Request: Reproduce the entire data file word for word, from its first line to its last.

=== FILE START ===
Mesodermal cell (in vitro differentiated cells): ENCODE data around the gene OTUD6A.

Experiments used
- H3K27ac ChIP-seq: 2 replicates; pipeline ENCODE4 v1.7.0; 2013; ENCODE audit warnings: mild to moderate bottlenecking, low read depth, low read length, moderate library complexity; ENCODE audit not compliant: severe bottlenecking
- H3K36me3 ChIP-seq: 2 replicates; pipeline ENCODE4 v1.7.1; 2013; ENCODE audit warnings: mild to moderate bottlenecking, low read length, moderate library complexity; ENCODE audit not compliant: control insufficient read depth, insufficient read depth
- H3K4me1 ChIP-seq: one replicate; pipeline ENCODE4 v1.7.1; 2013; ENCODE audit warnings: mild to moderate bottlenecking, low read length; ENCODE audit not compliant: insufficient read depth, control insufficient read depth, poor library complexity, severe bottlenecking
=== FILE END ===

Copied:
Mesodermal cell (in vitro differentiated cells): ENCODE data around the gene OTUD6A.

Experiments used
- H3K27ac ChIP-seq: 2 replicates; pipeline ENCODE4 v1.7.0; 2013; ENCODE audit warnings: mild to moderate bottlenecking, low read depth, low read length, moderate library complexity; ENCODE audit not compliant: severe bottlenecking
- H3K36me3 ChIP-seq: 2 replicates; pipeline ENCODE4 v1.7.1; 2013; ENCODE audit warnings: mild to moderate bottlenecking, low read length, moderate library complexity; ENCODE audit not compliant: control insufficient read depth, insufficient read depth
- H3K4me1 ChIP-seq: one replicate; pipeline ENCODE4 v1.7.1; 2013; ENCODE audit warnings: mild to moderate bottlenecking, low read length; ENCODE audit not compliant: insufficient read depth, control insufficient read depth, poor library complexity, severe bottlenecking